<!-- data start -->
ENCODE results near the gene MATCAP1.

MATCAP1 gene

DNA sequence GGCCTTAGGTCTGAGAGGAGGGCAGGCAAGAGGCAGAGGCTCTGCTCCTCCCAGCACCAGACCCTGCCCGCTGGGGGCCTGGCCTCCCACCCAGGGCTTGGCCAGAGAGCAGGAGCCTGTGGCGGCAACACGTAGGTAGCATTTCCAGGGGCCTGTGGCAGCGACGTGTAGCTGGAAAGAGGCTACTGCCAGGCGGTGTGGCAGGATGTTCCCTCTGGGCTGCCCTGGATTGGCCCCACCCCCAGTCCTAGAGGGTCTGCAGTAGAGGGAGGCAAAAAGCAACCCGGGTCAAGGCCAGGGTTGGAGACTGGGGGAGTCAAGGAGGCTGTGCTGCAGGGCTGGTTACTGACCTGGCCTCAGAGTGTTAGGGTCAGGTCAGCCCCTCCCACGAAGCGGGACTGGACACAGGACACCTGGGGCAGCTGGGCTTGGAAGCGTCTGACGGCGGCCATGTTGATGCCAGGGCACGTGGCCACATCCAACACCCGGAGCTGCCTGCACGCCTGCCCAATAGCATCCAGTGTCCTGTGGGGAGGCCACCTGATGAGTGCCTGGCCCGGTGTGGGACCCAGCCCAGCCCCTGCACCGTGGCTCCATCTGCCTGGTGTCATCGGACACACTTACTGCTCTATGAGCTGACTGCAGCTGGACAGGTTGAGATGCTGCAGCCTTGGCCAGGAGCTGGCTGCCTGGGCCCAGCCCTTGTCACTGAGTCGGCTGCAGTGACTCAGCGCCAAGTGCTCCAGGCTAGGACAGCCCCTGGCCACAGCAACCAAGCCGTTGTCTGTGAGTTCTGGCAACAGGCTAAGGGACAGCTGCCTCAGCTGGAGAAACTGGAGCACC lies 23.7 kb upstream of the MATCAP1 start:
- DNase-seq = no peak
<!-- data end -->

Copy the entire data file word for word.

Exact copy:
ENCODE results near the gene MATCAP1.

MATCAP1 gene

DNA sequence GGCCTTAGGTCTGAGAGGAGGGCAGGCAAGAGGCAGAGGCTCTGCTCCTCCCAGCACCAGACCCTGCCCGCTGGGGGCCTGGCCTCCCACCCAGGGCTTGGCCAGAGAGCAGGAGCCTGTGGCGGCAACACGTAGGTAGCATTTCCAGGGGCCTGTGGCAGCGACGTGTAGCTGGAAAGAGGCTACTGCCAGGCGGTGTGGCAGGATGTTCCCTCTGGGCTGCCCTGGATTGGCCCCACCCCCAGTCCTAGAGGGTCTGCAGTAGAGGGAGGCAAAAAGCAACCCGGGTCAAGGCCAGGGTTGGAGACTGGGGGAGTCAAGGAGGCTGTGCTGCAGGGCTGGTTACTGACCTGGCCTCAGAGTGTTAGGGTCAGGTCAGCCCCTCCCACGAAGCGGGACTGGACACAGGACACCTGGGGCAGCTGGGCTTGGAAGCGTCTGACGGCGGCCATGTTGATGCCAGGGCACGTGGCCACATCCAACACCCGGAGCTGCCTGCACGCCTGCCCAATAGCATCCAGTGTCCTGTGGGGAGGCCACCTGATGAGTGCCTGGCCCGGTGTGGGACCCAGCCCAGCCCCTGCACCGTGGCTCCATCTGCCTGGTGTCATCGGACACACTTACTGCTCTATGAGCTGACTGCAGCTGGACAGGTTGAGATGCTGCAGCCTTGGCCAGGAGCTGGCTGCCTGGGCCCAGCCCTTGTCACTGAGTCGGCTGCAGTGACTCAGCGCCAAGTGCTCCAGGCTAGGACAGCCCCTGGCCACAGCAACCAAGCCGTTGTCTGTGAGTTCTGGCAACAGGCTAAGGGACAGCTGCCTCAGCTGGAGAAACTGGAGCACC lies 23.7 kb upstream of the MATCAP1 start:
- DNase-seq = no peak